Andrew Cuomo regrets resigning over sexual misconduct scandal, claims he's been 'vindicated'

"I never resigned because I said I did something wrong. I said, I'm resigning because I don't want to be a distraction," Cuomo stated.


Disgraced former Gov. Andrew Cuomo has now reportedly expressed regret five months later for resigning in August over the sexual misconduct scandal.

Cuomo indicated in a Friday phone interview with Bloomberg News that if he were afforded a career mulligan, he wouldn't have quit office the way he did.

"I never resigned because I said I did something wrong. I said, I'm resigning because I don't want to be a distraction," Cuomo, 64, told Bloomberg News.

The ex-governor claimed that he's been "vindicated" by the court of public opinion. "I'm still focused on communicating what happened here. Because as a precedent, it has to be exposed," he said. "Vindication is not the reason to run for office."

Cuomo suggested that he has been exonerated by the five district attorneys who had declined to pursue charges over the sexual harassment allegations, shutting down the last of the criminal cases involving the career Democrat.

"It turns out in a remarkably short period of time that it did become all bogus. 11 became zero," Cuomo said during the interview last week. "If you do an honest summary, which is what I get from people on the street, I have been vindicated."

Although, four of the prosecutors said they've found Cuomo's accusers "credible" and Oswego District Attorney Gregory Oakes insisted to The New York Post that the prosecutorial decision is "not an exoneration" nor "a positive reflection."

Two sources familiar with Cuomo's thinking said that he has recently voiced eager desire to re-enter public life in some capacity, Bloomberg News reported Monday, noting that since he wasn't impeached, he isn't barred from doing so.

However, he deflected questions multiple times during Friday's conversation about running for office again and political ambitions for the foreseeable future.

Cuomo changed the subject to address feelings of anger and betrayal over the scathing probe led by Attorney General Letitia James, needing closure on what he considers a politically-motivated investigation that ignored inconsistencies.

He further alleged that James is setting back efforts championing women's rights, stating that the attorney general's bombshell report "hurt a lot of people in a lot of different ways. And it was a brand of ugly politics like I had never seen before."

"I think what they did here undermines the MeToo movement and the women's movement and undermines the law," Cuomo said of the probe, the cause of his downfall. "Because when you politicize claims, or trivialize claims, the next woman who has a legitimate claim is going to get painted with the same brush."

Cuomo, who remains obsessed with the attorney general, accused James of "prosecutorial misconduct" and is now advocating for a new state law that would penalize prosecutors, Bloomberg News reported, adding it seems improbable to pass state legislature that investigated possible impeachment before he resigned.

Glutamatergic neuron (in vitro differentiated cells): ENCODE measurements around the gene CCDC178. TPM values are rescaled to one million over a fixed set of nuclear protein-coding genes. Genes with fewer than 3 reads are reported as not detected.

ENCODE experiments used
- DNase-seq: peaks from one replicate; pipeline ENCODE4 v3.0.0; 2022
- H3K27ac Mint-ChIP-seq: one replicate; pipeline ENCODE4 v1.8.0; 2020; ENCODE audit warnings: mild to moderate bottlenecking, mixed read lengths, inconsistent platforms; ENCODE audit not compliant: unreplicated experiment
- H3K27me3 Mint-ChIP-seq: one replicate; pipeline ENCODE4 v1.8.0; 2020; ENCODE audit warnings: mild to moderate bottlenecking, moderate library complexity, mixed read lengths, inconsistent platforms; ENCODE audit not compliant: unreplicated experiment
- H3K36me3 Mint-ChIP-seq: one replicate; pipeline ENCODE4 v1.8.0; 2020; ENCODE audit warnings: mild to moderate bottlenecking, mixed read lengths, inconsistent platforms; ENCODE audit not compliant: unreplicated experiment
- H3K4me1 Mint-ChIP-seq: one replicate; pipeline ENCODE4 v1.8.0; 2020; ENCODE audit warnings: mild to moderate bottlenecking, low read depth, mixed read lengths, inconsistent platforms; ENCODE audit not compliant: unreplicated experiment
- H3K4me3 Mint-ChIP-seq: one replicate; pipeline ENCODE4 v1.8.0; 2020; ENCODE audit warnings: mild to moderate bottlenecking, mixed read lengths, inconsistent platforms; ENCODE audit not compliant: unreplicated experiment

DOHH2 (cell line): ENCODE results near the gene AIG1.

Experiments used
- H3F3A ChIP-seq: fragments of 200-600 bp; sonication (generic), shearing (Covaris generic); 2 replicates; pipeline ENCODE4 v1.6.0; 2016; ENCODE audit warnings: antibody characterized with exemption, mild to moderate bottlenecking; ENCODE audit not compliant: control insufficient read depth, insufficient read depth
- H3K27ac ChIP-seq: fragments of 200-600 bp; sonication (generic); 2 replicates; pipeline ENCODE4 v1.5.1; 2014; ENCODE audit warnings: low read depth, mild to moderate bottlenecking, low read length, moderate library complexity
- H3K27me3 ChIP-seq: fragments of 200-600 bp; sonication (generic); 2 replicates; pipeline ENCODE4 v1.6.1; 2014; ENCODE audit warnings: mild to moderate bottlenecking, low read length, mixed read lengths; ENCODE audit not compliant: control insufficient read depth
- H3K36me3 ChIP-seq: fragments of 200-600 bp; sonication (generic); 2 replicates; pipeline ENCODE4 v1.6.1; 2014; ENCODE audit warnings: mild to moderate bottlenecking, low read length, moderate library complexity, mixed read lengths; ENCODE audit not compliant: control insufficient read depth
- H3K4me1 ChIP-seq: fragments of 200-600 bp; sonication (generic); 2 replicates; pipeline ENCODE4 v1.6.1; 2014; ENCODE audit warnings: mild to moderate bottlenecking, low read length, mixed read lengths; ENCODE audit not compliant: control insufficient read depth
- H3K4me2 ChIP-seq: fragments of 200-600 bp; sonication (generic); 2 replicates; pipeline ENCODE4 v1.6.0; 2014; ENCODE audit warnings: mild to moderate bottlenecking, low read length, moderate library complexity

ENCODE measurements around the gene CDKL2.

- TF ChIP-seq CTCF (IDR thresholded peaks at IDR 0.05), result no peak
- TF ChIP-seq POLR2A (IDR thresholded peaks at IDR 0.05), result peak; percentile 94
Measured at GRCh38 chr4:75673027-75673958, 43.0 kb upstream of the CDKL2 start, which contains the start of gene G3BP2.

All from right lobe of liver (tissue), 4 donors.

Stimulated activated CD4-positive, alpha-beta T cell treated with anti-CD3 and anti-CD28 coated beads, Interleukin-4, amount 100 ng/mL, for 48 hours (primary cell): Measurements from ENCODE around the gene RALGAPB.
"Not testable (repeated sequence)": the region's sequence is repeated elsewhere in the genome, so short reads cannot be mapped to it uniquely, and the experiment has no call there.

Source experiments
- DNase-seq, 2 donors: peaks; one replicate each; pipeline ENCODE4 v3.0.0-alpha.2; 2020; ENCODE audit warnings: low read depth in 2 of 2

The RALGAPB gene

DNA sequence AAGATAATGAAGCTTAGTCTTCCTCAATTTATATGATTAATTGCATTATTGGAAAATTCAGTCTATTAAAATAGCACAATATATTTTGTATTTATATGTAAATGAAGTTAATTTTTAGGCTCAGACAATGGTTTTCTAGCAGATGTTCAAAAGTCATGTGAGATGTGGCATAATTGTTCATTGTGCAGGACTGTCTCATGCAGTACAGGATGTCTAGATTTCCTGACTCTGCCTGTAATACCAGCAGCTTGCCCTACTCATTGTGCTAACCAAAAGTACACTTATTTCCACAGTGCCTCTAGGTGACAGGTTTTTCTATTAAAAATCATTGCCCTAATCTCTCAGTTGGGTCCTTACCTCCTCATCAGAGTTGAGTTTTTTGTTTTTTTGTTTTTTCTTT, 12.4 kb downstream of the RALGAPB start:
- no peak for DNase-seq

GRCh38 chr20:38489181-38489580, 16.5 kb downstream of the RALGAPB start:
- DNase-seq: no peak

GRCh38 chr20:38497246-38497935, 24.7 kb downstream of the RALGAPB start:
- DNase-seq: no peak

"No one, including Andrew Cuomo, can dispute the fact that multiple investigations found allegations of sexual harassment against him to be credible," a spokesperson for James said in a press statement to Bloomberg News.

"Only he is to blame for inappropriately touching his own staff and then quitting so he didn’t have to face impeachment. His baseless attacks won't change the reality -- Andrew Cuomo is a serial sexual harasser," the James spokesperson said.

An attorney for Lindsay Boylan, a former Cuomo aide who was the first public accuser, said he "should just accept responsibility for his actions and move on."

"Two independent investigations found he sexually harassed multiple women. Enough is enough," the former state economic development official's lawyer said.

Bloomberg News reported that Cuomo also said CNN's firing of his younger brother, axed TV personality Chris Cuomo, over revelations he meddled in the governor's cover-up was more upsetting to him than his own resignation.

The older Cuomo was also accused of enacting pandemic-era policies that killed elderly folks in the state's nursing homes, but he wasn't charged for that either.

Now that he's been cleared of all wrongdoing on the legal front, it's beginning to look like Cuomo was driven out of office for the political expediency of power-hungry progressives within the Democratic Party who are farther to the left.

The state's residents are now forced to contend with unelected Gov. Kathy Hochul who had seized executive power quicker than Cuomo could pack his bag.


Join and support independent free thinkers!

We’re independent and can’t be cancelled. The establishment media is increasingly dedicated to divisive cancel culture, corporate wokeism, and political correctness, all while covering up corruption from the corridors of power. The need for fact-based journalism and thoughtful analysis has never been greater. When you support The Post Millennial, you support freedom of the press at a time when it's under direct attack. Join the ranks of independent, free thinkers by supporting us today for as little as $1.

Support The Post Millennial

Remind me next month

To find out what personal data we collect and how we use it, please visit our Privacy Policy

By signing up you agree to our Terms of Use and Privacy Policy
© 2023 The Post Millennial, Privacy Policy